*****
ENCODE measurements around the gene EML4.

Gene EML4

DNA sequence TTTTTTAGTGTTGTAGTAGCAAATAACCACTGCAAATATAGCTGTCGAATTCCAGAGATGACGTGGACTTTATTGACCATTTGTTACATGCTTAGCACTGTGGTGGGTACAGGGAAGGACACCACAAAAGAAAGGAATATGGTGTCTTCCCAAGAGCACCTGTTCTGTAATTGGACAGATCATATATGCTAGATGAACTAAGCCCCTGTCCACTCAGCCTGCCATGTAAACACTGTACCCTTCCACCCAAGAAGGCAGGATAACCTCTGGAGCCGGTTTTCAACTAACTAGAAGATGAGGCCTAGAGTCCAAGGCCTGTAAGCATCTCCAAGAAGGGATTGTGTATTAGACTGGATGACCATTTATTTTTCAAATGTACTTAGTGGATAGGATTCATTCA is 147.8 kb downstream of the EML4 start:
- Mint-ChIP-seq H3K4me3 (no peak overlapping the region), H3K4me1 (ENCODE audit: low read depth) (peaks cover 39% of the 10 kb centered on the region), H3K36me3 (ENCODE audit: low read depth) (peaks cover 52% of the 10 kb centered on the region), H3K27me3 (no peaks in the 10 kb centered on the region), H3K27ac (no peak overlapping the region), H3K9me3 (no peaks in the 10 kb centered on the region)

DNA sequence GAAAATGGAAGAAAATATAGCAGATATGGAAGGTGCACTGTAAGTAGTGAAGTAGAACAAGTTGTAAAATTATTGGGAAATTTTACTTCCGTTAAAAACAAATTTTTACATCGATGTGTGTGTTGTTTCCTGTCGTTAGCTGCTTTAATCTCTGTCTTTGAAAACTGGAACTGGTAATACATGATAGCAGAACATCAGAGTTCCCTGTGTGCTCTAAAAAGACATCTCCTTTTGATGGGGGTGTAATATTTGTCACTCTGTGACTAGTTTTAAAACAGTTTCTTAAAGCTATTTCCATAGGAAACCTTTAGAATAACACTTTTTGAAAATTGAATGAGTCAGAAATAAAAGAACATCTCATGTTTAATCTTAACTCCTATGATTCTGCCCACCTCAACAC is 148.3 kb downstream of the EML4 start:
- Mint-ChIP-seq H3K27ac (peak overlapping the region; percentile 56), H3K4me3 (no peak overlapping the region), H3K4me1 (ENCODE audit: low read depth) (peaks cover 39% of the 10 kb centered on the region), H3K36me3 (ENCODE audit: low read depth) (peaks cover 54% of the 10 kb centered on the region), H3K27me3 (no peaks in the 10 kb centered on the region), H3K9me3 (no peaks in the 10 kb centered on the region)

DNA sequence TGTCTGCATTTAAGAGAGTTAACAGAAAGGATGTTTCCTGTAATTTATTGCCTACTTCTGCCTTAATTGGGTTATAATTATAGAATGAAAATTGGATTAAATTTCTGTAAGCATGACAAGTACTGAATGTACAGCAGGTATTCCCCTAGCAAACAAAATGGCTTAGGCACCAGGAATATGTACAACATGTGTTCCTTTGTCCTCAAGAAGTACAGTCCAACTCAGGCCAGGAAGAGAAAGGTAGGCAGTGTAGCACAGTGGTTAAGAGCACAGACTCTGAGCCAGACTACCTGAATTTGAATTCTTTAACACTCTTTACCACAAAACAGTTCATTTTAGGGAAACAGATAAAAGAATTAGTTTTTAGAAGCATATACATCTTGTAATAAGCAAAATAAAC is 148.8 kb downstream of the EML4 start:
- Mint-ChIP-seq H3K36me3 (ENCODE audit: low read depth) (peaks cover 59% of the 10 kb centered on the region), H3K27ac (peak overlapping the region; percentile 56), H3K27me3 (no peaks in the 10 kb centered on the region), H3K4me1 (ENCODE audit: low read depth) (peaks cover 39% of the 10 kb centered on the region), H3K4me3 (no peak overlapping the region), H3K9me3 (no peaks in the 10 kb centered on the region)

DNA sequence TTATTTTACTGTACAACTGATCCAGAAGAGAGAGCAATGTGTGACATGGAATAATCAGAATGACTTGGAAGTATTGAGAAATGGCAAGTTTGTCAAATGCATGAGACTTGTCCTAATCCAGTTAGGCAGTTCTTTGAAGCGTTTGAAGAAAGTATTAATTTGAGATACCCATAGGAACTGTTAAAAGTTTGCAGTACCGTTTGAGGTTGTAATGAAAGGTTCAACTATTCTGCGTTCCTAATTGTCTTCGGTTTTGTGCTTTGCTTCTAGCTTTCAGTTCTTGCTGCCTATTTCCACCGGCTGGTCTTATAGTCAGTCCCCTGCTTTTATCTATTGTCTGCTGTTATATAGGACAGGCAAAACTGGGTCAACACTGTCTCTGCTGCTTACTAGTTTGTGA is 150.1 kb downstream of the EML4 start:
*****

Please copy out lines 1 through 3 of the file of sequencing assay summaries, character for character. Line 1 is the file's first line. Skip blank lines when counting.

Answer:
ENCODE measurements around the gene EML4.

Gene EML4

DNA sequence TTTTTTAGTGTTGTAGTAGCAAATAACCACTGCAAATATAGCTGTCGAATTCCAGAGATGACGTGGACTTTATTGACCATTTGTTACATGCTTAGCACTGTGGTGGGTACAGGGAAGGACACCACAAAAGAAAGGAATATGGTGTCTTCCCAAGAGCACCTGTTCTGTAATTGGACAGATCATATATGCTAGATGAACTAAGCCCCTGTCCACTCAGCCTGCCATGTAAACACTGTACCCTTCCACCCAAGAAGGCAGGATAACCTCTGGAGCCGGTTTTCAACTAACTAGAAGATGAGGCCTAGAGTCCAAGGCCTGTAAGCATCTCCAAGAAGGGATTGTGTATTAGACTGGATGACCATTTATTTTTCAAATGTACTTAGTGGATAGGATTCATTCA is 147.8 kb downstream of the EML4 start: